Whenever Ships anchor at Napa, the officers shall furnish them with Wood at the rate of Three Thousand Six hundred Copper Cash per thousand catties; and with Water at the rate of 600 Copper Cash (43 cents) for one thousand catties, or Six barrels full, each containing 30 American Gallons.

Signed in the English and Chinese languages by Commodore Matthew C. Perry, Commander in Chief of the United States Naval Forces in the East India, China and Japan Seas, and Special Envoy to Japan, for the United States; and by Sho Fu fing, Superintendent of Affairs (Tsu li-kwan) in Lew Chew, and Ba Rio-si, Treasurer of Lew Chew, at Shni, for the Government of Lew-Chew, and copies exchanged, this 11th day of July, 1854, or the reign Hien fung, 4th

moon,
7th day, at the Town Hall of Napa.

M, C, PERRY
SHO FU FING.

BA RIO-SI.
S. Doc. 318,58–2-32

year, 6th

LIBERIA.

1862.

TREATY OF COMMERCE AND NAVIGATION.

Concluded October 21, 1862; ratification advised by the Senate Janu

ary 9, 1863; ratified by the President January 12, 1863; ratifications exchanged February 17, 1863; proclaimed March 18, 1863. (Treaties and Conventions, 1889, p. 631.)

ARTICLES.

I. Amity.

VI. Most favored nation privileges. II. Freedom of commerce.

VII. Consuls. III. No discrimination in vessels.

VIII. Noninterference in Liberia. IV. Imports and exports.

IX. Ratification. V. Shipwrecks and salvage.

The United States of America and the Republic of Liberia, desiring to fix, in a permanent and equitable manner, the rules to be observed in the intercourse and commerce they desire to establish between their respective countries have agreed for this purpose to conclude a treaty of commerce and navigation, and have judged that the said end cannot be better obtained than by taking the most perfect equality and reciprocity for the basis of their agreement: and to effect this they have named as their respective Plenipotentiaries, that is to say: The President of the United States of America, Charles Francis Adams, Envoy Extraordinary and Minister Plenipotentiary of the United States of America at the Court of St. James: and The Republic of Liberia, His Excellency Stephen Allen Benson, President thereof, who after having communicated to each other their respective full powers, found in good and due form, have agreed upon the following Articles:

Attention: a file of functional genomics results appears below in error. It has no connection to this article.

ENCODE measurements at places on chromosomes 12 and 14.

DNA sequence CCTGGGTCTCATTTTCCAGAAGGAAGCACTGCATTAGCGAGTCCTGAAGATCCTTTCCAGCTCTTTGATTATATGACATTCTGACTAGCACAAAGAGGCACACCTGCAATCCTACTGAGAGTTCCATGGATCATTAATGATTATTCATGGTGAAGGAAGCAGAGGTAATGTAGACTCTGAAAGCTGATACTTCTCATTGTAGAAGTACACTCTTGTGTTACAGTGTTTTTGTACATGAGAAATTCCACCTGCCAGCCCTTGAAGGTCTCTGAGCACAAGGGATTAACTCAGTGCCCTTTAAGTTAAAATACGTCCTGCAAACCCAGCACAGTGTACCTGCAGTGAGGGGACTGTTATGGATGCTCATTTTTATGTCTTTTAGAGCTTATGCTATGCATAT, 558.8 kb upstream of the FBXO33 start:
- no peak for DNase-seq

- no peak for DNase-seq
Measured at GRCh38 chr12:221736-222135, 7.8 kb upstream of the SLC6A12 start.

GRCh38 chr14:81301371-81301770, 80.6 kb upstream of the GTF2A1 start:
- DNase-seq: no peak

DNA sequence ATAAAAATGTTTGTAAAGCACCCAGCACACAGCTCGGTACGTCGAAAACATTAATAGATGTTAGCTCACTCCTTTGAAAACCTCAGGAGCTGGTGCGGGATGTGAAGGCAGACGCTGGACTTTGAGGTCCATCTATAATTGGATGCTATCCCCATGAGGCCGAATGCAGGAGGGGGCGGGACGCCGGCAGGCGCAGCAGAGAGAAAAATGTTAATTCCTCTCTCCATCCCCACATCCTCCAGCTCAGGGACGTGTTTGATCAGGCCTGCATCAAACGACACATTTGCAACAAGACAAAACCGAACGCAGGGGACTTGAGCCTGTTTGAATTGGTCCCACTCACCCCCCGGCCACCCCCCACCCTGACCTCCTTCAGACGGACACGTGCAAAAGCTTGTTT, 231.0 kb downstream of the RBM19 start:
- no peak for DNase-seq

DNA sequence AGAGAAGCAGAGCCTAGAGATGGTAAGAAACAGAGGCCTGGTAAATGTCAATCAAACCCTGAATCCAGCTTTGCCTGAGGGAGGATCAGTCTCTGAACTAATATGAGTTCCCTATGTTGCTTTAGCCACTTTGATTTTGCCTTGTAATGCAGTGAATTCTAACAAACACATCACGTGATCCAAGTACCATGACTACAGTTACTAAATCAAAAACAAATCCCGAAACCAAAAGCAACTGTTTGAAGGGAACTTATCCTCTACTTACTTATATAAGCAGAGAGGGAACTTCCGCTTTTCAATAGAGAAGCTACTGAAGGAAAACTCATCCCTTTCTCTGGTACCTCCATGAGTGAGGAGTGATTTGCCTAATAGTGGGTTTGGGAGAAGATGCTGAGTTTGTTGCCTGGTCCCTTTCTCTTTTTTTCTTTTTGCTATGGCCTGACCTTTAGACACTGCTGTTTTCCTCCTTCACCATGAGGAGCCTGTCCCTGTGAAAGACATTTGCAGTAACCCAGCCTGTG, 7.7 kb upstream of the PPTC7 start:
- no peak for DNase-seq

ARTICLE I.

There shall be perpetual peace and friendship between the United States of America and the Republic of Liberia, and also between the citizens of both countries.

ARTICLE II.

There shall be reciprocal freedom of commerce between the l'nited States of America and the Republic of Liberia. The citizens of the United States of America may reside in, and trade to, any part of the territories of the Republic of Liberia to which any other foreigners are or shall be admitted. They shall enjoy full protection for their persons and properties, they shall be allowed to buy from and to sell to whom they like without being restrained or prejudiced by any monopoly, contract, or exclusive privilege of sale or purchase whatever; and they shall, moreover enjoy all other rights and privileges which are

or may be granted to any other foreigners, subjects or citizens of the most favored nation. The citizens of the Republic of Liberia shall, in return, enjoy similar protection and privileges in the United States of America and in their territories.

ARTICLE III.

No tonnage, import, or other duties or charges shall be levied in the Republic of Liberia on United States vessels, or on goods imported or exported in United States vessels, beyond what are or may be levied on national vessels, or on the like goods imported or exported in national vessels; and in like manner, no tonnage, import, or other duties or charges shall be levied in the United States of America and their Territories on the vessels of the Republic of Liberia, or on goods imported or exported in those vessels, beyond what are or may be levied on national vessels, or on the like goods imported or exported in national vessels.

ARTICLE IV.

Merchandise or goods coming from the United States of America in any vessels, or imported in United States vessels from any country, shall not be prohibited by the Republic of Liberia, nor be subject to higher duties than are levied on the same kinds of merchandise or goods coming from any other foreign country or imported in any other foreign vessels.

All articles the produce of the Republic of Liberia may be exported therefrom by citizens of the United States and United States vessels, on as favorable terms as by the citizens and vessels of any other foreign country.

In like manner all merchandise or goods coming from the Republic of Liberia in any vessels, or imported in Liberian vessels from any country, shall not be prohibited by the United States of America, nor be subject to higher duties than are levied on the same kinds of merchandise or goods coming from any other foreign country or imported in any other foreign vessels. All articles the produce of the United States, or of their territories, may be imported therefrom by Liberian citizens and Liberian vessels on as favorable terms as by the citizens and vessels of any other foreign country.

ARTICLE V.

When any vessel of either of the contracting parties shall be wrecked, foundered, or otherwise damaged, on the coasts or within the territories of the other, the respective citizens shall receive the greatest possible aid as well for themselves as for their vessels and effects. All possible aid shall be given to protect their property from being plundered and their persons from ill treatment. Should a dispute arise as to the salvage, it shall be settled by arbitration, to be chosen by the parties respectively.

ARTICLE VI.

It being the intention of the two contracting parties to bind themselves by the present Treaty to treat each other on the footing of the most favored nation, it is hereby agreed between them, that any favor,